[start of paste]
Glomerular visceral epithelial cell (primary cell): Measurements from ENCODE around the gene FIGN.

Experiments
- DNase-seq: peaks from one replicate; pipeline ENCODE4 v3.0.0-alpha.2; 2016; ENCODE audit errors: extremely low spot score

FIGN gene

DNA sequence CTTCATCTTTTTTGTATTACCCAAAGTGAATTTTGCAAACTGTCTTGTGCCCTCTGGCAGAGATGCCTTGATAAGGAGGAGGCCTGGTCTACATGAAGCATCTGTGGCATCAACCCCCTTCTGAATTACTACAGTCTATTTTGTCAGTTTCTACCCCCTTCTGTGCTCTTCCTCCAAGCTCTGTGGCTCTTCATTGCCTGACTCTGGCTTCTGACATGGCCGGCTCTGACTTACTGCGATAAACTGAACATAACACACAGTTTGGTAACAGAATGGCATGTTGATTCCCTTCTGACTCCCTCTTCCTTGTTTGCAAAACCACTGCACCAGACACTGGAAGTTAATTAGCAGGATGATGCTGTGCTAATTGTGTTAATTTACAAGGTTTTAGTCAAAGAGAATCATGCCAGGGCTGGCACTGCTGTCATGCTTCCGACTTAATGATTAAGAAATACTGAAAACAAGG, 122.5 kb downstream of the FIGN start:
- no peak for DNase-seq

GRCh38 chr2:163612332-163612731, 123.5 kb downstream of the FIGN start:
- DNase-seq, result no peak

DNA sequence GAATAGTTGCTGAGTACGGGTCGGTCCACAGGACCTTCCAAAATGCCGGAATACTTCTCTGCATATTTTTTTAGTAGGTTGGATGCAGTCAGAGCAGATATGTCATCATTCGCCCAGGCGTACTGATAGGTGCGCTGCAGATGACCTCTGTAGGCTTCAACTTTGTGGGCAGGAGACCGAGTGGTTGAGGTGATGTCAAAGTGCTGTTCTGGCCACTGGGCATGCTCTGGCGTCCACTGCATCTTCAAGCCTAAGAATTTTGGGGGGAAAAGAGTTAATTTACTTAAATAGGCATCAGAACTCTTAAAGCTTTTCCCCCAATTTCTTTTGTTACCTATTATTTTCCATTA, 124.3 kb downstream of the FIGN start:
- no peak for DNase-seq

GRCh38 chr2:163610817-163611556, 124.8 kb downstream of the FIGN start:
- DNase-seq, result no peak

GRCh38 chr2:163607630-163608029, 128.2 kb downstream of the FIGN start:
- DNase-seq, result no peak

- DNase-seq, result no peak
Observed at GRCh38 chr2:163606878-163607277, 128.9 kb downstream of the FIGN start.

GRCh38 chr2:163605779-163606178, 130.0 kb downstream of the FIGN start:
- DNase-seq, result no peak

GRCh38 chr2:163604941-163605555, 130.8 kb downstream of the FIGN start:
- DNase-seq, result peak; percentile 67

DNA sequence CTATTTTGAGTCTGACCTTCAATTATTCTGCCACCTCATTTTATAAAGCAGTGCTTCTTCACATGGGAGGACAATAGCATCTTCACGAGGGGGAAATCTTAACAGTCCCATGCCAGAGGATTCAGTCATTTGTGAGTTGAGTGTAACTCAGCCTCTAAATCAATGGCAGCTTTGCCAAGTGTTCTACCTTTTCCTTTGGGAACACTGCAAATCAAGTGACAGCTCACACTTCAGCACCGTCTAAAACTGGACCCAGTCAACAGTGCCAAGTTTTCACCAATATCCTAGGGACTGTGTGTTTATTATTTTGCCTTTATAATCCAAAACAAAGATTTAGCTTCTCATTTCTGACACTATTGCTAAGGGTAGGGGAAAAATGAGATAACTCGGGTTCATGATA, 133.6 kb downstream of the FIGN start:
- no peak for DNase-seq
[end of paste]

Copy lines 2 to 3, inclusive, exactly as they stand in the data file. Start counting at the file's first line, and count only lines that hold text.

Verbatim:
Experiments
- DNase-seq: peaks from one replicate; pipeline ENCODE4 v3.0.0-alpha.2; 2016; ENCODE audit errors: extremely low spot score